What’s Next from IBM Lotus?
January 20, 2009 Dan Burger
This week the Lotus world is tilted on its axis toward Florida, where the annual Lotusphere conference is under way in Orlando. IBM already announced the general availability of LotusLive.com, the software as a service collaboration and communication system previously known in its beta version as “Bluehouse”; a March release of a joint Lotus Notes and SAP Business Suite product called Alloy; and a deal with Research In Motion that brings collaboration features and developer tools on the BlackBerry platform.
LotusLive is a cloud-based suite of social networking and collaboration services designed for business. The big deal with LotusLive is that it offers Lotus e-mail, collaboration, and Web conferencing services without an up-front investment in IT support or infrastructure. It also needs to be noted that LotusLive uses open Web-based standards that, as IBM is eager to note, easily integrate with third-party applications. Whenever IBM mentions open standards, it infers that “Brand X” commitment to remaining proprietary is reason enough to disregard what Microsoft, I mean Brand X, is offering.
“With LotusLive, we are brining 20 years of experience in collaboration to the cloud,” said Bob Picciano, general manager, IBM Lotus software. “We believe our open, integrated platform will dramatically simplify and improve the way businesses interact with their partners and customers. With this offering we’re taking Lotus to more people, in more places, than ever before.” Picciano became general manager of the Lotus division in April 2008 replacing Michael Rhodin.
The reference to expanding Lotus to a wide audience is tied to a pre-Lotusphere press release that claims the number of global Lotus Notes licenses has climbed to 145 million and that during the past 15 months, ending in the third quarter of 2008, more than 12,000 new organizations bought their first Notes/Domino licenses. For more on this, see “IBM Talks Up Notes/Domino Numbers” in yesterday’s edition of The Four Hundred newsletter.
A year ago, Microsoft sucker punched IBM with a not so coincidentally timed release of its Transporter Suite for migrating Notes and Domino users to the Microsoft side. And even before that the two heavyweights have been dueling with press releases about which company is making the most significant inroads in the collaboration field. Independent sources give the nod to Microsoft, by the way.
Because IBM Lotus and SAP have thousands of mutual customers, including the majority of IBM’s top 100 customers, it’s not surprising to see a product like Alloy ready for market. As collaboration software becomes increasingly business oriented, the benefit of SAP applications being presented on a desktop running Lotus Notes becomes a strong feature. Testimonials from two executives of companies that have implemented beta versions of Alloy backed up the product’s worthiness.
“We expect the new Alloy software from IBM and SAP to help us drive down IT management costs and boost productivity by allowing employees easy access to SAP reports, procurement, data and product life cycle management tools directly from their Lotus Notes e-mail,” said Tom Greene, CIO at Colgate-Palmolive.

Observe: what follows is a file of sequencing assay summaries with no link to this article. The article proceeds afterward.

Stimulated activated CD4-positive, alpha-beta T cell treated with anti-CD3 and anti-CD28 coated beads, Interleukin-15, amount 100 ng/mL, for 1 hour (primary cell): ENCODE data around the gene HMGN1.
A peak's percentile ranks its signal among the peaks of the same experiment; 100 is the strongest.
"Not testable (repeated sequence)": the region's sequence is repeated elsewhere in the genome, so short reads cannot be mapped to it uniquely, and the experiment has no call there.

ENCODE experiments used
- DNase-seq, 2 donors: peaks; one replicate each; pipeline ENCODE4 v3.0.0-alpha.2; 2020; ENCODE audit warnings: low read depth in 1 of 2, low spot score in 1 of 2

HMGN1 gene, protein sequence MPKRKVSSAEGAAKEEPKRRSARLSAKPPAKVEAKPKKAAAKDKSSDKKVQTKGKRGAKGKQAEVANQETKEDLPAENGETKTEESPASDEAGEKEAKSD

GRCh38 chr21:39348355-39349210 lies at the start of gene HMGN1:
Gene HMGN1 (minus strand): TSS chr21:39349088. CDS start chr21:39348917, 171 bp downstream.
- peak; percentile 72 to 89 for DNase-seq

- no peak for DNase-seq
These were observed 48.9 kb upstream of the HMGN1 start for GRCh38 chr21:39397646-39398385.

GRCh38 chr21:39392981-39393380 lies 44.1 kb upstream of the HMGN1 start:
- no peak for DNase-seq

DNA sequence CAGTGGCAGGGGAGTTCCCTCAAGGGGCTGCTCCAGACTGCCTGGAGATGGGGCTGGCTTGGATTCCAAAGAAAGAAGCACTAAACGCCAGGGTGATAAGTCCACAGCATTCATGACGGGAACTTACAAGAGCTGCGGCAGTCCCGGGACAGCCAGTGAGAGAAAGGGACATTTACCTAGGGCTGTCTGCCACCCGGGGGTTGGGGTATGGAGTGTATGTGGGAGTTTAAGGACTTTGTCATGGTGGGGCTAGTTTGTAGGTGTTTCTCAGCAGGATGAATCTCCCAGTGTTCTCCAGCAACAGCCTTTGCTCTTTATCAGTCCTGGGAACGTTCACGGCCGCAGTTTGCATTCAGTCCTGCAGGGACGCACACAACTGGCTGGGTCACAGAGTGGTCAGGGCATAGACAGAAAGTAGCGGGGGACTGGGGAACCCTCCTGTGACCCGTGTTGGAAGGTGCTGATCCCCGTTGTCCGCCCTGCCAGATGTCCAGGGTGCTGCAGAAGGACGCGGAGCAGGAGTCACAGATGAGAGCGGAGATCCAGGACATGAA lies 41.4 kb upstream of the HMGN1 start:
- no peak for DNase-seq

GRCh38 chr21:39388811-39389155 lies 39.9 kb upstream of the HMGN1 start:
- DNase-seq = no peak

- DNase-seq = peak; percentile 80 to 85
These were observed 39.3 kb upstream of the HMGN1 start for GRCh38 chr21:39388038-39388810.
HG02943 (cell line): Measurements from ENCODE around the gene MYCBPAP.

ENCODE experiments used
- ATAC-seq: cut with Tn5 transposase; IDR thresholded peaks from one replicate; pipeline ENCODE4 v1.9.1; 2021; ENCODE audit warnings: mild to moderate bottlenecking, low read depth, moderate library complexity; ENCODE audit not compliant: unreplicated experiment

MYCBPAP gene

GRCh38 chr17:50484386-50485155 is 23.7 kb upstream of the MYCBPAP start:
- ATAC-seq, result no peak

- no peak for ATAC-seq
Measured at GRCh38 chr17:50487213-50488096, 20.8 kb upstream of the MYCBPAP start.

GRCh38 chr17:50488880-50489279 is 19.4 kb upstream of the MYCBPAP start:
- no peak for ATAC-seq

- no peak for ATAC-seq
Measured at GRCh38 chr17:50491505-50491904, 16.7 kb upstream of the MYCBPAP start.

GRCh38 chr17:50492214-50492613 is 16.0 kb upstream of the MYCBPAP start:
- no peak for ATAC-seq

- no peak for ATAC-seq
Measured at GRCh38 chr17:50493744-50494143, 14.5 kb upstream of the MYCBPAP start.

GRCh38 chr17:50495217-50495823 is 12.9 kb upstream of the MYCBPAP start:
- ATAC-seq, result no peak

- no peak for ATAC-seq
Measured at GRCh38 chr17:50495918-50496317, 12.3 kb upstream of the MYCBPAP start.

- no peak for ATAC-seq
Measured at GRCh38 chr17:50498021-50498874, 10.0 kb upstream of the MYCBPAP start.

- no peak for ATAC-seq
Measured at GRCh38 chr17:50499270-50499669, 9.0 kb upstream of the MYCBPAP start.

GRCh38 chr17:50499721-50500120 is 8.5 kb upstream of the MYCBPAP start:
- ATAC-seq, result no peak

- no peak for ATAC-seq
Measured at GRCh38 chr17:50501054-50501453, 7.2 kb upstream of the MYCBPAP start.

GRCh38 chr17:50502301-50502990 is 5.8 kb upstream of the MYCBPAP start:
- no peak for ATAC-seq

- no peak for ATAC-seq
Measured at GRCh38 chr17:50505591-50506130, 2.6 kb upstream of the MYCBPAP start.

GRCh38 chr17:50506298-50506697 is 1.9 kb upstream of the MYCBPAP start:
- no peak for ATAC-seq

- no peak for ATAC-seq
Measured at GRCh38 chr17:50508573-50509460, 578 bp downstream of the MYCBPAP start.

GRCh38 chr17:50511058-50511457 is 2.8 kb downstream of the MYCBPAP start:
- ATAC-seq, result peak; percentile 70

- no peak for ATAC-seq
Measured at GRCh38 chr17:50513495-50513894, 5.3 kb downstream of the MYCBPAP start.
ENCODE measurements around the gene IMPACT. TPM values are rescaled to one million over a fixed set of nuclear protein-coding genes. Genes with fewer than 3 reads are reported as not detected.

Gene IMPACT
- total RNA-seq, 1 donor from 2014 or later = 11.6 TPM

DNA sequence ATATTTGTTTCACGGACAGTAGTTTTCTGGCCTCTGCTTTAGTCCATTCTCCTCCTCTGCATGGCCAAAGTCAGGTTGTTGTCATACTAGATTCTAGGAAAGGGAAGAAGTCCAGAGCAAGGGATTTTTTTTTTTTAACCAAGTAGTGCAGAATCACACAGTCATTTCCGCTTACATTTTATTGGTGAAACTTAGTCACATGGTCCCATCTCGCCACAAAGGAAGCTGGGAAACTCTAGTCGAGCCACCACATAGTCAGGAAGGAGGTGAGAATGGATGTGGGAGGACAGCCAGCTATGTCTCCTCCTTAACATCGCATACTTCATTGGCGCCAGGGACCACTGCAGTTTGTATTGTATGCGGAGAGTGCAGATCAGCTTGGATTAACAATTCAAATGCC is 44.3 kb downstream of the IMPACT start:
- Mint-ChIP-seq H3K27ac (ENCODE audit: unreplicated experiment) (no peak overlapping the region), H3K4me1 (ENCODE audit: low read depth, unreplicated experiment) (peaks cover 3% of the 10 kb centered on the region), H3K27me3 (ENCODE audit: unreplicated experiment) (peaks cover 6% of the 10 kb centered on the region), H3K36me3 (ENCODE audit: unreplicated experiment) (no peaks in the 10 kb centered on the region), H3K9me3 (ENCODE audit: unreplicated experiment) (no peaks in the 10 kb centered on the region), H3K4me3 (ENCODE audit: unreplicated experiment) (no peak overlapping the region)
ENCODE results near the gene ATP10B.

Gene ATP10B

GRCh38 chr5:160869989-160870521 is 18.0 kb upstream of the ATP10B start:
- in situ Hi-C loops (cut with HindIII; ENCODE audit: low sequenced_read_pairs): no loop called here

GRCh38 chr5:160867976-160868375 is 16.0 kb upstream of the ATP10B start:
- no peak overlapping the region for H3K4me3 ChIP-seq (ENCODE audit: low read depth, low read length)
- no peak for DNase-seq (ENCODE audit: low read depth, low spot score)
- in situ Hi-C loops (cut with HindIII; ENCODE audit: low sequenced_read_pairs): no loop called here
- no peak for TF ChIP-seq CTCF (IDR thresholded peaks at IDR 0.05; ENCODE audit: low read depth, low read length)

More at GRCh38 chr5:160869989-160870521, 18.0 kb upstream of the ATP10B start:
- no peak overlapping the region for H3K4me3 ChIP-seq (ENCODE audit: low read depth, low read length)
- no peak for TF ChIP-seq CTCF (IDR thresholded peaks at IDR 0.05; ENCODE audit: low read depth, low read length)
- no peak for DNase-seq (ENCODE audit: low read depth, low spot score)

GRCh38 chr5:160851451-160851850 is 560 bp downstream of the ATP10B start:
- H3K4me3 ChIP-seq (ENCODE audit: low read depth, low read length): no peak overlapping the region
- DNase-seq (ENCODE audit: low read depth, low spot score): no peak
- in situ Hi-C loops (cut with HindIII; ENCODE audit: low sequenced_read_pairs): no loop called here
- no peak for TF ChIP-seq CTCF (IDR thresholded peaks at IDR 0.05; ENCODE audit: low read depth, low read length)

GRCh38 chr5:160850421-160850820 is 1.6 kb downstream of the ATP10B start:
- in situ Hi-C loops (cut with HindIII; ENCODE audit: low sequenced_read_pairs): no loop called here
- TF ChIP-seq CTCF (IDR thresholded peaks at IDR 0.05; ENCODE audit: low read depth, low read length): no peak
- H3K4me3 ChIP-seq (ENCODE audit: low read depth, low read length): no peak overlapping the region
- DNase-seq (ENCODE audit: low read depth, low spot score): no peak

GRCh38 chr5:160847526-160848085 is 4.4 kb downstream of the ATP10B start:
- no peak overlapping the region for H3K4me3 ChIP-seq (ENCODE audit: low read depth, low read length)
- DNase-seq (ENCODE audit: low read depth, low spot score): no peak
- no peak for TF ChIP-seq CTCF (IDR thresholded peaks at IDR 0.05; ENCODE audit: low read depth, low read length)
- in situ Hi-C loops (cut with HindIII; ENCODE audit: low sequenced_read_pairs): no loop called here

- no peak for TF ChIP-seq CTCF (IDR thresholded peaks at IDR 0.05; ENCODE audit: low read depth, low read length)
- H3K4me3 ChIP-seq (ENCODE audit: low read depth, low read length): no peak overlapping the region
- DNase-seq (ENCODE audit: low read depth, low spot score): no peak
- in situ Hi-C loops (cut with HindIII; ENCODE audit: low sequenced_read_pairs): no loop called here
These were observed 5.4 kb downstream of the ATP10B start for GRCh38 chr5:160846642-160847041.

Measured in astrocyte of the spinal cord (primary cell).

“Alloy will enable our senior management immediate access to critical information residing in our SAP system directly from Lotus Notes,” said Claus Qvistgaard, senior director of Global IT at Arla Foods. “This will enable them to improve the quality and timeliness of their decisions, leading to superior business outcomes for Arla Foods.”
Alloy will ship with a set of standard workflows and reports that support SAP workflows, reporting, and analytics, and the use of roles from within the Lotus Notes client. These standard elements may be customized using standard Lotus Domino and SAP tools to reflect a company’s unique processes.
It will be sold by both companies. Additional information can be found at this Alloy Web site.
In anticipation of the quickly expanding mobile computing market, IBM and RIM have combined efforts to bring Lotus collaboration software and developer tools on the BlackBerry platform. The new capabilities include:
mobile access to open document format-based IBM Lotus Symphony documents, and later, presentations and spreadsheets;
IBM Lotus Quickr Web 2.0-based team software to help individuals find, access, share and work with business content such as documents, photos, and videos on their BlackBerry smartphones;
enhanced IBM Lotus Connections functionality for access to activities, blogs, and communities in order to augment the access already available to profiles and tags.
For the developers reading this report, the IBM and RIM cooperation will result in BlackBerry platform support for Domino Designer and XPages. The BlackBerry Java Development Environment (BlackBerry JDE) for Eclipse plugs into Domino Designer, simplifying the development of new software applications for BlackBerry smartphones. Support for XPages enables developers to write a single application for both Web and secure use on BlackBerry smartphones.
IBM and RIM are rolling out these features and tools for BlackBerry smartphones in the coming months. The Lotus Symphony document viewing and the new capabilities for Lotus Connections will be available in the second quarter. The Lotus Quickr team room and Designer offerings are planned for availability in the second half of 2009.
For more information about Designer and XPages, visit http://www-01.ibm.com/software/lotus/products/dominodesigner.